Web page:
In a bid to finally put the ball-tampering scandal behind them, new Australian cricket coach Justin Langer has drawn a clear line in the sand over player behaviour.
But Langer admits they won't be able to forget the controversy any time soon thanks to the reception that's expected during their limited-overs tour of England.
Former Test opener Langer officially took over from Darren Lehmann by addressing players and staff at a pre-tour camp in Brisbane on Saturday.
Langer admitted he faced a daunting task following the tampering drama, which led to suspensions for skipper Steve Smith, his deputy David Warner and opener Cameron Bancroft.
But Langer believed the solution was clear for the team before the likely torrid reception from England's rabid fans and press - be good blokes.
"I just addressed all the players and coaches then. The main message is ... just the way we go about our business on and off the field, the behaviours that are expected," Langer said.
"If we get it clear from day one, it makes things a lot easier.
"We have to aim to be No.1 in professionalism, No.1 in honesty, No.1 in humility.
"It doesn't matter how much money, how many games, how many runs you made, if you are not a good bloke that is what people remember."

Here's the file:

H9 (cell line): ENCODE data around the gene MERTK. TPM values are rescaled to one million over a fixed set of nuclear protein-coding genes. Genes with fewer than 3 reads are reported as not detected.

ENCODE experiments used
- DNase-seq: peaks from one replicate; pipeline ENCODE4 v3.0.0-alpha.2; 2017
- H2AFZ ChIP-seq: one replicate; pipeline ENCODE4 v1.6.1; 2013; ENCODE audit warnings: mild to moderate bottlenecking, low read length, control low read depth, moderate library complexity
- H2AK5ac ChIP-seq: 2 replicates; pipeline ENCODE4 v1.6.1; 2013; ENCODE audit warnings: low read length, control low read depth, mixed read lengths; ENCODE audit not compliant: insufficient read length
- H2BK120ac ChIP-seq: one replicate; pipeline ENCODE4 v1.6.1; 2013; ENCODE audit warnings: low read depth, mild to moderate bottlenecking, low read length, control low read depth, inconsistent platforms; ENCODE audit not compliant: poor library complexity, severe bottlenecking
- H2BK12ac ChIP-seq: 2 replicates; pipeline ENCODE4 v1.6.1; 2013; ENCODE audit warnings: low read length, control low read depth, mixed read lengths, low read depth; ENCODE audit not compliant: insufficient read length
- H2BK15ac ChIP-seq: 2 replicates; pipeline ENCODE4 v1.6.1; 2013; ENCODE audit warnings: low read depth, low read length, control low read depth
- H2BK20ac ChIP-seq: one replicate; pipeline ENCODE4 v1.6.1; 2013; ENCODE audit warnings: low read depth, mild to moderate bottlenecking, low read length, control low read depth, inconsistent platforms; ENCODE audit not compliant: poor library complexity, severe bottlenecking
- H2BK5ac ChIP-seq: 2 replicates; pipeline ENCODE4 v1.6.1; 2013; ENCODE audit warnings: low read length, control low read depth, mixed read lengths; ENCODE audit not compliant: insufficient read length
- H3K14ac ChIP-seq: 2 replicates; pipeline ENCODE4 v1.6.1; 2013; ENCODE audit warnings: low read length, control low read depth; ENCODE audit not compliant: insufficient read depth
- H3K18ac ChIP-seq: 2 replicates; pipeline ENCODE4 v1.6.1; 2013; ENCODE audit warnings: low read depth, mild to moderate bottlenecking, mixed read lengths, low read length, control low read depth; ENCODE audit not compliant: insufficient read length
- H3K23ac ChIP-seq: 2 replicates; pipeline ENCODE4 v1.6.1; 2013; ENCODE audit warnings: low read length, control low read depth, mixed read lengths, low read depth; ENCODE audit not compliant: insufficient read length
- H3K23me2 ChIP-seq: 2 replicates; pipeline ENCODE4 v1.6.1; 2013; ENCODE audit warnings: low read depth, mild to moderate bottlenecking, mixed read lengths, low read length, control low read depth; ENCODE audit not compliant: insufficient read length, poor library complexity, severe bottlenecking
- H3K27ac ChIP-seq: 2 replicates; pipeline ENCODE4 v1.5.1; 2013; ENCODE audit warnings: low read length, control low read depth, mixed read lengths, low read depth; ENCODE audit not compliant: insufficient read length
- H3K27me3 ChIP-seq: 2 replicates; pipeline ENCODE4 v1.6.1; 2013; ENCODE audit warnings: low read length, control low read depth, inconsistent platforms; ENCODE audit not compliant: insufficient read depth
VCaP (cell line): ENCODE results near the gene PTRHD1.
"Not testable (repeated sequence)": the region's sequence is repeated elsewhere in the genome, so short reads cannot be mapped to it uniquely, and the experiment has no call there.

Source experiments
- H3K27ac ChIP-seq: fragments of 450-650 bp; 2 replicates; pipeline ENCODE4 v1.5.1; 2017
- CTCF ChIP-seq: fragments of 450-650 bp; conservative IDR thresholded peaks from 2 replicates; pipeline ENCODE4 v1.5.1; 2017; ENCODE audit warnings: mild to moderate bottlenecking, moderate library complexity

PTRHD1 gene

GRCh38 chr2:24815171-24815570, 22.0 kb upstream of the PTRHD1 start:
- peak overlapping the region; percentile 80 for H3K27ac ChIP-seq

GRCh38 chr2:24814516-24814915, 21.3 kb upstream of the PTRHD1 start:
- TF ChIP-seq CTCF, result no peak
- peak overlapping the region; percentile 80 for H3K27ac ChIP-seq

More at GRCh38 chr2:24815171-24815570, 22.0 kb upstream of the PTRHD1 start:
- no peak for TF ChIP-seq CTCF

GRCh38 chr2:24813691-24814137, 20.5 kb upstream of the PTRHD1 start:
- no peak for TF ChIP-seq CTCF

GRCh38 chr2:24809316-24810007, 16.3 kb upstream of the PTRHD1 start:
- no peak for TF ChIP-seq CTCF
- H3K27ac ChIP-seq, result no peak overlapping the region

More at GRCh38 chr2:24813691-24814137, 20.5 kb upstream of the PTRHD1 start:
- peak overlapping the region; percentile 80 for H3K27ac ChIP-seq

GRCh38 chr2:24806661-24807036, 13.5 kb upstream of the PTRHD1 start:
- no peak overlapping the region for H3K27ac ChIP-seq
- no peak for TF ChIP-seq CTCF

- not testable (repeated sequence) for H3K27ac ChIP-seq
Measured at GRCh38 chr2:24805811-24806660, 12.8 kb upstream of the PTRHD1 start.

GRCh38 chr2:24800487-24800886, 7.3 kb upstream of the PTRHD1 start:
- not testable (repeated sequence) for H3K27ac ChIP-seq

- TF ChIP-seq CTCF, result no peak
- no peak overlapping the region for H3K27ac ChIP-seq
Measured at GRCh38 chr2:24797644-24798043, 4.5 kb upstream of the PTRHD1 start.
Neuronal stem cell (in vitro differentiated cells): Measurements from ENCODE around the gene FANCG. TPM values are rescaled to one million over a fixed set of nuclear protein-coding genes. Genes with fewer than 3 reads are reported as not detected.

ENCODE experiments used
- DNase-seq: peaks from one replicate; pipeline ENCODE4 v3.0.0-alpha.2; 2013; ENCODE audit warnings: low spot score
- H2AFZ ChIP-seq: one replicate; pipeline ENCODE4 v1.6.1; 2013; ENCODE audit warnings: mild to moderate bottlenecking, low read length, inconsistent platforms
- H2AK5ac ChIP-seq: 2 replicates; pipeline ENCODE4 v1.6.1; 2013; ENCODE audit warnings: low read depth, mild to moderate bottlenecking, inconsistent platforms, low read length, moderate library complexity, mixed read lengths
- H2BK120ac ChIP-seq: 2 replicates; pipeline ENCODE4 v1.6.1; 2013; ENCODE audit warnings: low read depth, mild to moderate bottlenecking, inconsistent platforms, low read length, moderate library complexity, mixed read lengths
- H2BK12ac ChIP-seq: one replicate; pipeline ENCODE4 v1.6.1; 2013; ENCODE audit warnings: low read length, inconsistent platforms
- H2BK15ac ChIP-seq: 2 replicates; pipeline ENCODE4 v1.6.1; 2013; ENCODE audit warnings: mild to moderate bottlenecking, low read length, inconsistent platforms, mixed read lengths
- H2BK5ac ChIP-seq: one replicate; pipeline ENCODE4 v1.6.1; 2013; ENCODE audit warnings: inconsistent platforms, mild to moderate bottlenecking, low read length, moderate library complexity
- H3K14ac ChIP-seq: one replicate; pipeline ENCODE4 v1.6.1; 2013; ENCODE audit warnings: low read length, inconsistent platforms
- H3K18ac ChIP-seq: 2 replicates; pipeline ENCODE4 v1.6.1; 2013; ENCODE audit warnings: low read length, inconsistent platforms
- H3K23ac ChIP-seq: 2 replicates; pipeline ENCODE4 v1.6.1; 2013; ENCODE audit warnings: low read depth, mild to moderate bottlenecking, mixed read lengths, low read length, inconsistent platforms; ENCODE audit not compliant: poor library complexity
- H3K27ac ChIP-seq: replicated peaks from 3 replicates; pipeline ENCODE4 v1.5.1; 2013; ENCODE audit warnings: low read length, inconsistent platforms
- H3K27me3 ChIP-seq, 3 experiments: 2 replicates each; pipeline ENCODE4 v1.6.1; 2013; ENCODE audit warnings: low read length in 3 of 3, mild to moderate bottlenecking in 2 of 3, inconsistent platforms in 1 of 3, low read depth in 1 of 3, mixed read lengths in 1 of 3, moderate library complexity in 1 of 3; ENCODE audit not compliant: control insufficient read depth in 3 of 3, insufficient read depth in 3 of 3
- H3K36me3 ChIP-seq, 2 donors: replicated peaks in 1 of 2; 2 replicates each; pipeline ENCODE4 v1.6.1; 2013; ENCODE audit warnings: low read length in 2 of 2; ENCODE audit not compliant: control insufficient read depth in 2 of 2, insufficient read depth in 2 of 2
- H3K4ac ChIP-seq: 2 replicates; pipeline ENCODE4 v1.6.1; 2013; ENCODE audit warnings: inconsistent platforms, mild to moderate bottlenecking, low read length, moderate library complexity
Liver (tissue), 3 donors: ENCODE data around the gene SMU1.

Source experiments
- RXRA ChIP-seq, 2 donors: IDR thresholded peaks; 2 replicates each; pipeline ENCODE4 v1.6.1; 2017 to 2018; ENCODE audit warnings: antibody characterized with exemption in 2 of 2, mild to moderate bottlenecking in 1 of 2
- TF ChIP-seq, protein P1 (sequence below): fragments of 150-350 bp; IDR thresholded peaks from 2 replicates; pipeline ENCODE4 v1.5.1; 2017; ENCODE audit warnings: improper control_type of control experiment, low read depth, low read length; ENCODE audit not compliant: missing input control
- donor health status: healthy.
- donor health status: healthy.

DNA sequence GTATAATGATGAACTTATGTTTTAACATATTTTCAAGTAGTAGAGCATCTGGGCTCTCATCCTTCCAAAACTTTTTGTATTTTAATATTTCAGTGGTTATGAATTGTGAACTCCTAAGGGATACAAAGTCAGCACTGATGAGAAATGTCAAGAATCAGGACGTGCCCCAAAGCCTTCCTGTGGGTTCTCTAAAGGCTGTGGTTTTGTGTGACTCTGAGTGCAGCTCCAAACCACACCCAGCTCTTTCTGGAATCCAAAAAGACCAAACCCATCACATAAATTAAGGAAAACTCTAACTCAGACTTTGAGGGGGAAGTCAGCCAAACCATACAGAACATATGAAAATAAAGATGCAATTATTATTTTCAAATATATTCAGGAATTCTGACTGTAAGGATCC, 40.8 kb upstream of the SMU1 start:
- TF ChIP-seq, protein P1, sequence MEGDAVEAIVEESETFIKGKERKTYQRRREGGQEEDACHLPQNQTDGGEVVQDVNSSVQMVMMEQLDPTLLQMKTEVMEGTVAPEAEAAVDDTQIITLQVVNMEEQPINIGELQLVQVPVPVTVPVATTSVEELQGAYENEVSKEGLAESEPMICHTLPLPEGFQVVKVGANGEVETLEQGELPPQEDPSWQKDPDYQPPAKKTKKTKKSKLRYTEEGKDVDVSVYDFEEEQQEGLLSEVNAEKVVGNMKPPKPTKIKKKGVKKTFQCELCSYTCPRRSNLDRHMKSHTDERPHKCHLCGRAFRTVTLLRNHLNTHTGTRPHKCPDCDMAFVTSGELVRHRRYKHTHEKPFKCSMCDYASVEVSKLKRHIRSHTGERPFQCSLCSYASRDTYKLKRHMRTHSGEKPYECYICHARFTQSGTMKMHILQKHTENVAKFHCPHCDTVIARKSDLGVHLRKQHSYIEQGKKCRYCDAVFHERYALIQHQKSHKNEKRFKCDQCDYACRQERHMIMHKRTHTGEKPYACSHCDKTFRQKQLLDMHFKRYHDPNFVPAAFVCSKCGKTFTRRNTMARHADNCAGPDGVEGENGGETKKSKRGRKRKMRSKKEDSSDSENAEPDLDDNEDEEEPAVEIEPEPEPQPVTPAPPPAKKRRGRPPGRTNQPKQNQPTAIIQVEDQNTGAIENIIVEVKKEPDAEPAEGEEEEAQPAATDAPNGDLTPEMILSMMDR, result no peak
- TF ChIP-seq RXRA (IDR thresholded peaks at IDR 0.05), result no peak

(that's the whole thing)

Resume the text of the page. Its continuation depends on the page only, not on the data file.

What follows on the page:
Langer admitted that would be easier said than done in England.
"I am expecting to cop plenty from the crowds and the media but that's England," Langer laughed.
"Even when your are winning all the time and are squeaky clean, you still cop it.
"We will cop it just as much as usual. But that's OK. It will be a good learning experience for our young blokes and our experienced guys will help navigate that landscape."
Langer knows exactly what to expect after Ashes tours in 1997, 2001 and 2005.
"I think it has got to become white noise," he said.
"Usually when you are batting, it is like silence because you are concentrating on the ball.
"That's probably what we need to do - concentrate then it should become white noise."
Langer said it had been a "shock to the system" looking at a team list and not seeing Smith, Warner and Bancroft.
Australia - ranked a lowly world No.5 in ODIs - would embrace the underdog tag on tour, he said.
They play five ODIs from June 13 and a Twenty20 international before a tri-series T20 series in Zimbabwe in July.
"It won't take one tour or one year (to win back Australian public's trust)," Langer said.
"It will take one behaviour, a thousand, a million behaviours to win back respect.
"If we behave well on and off the field then hopefully we will earn some respect, some trust back.
"The Australian public obviously loves the team but it takes more than just being good cricketers."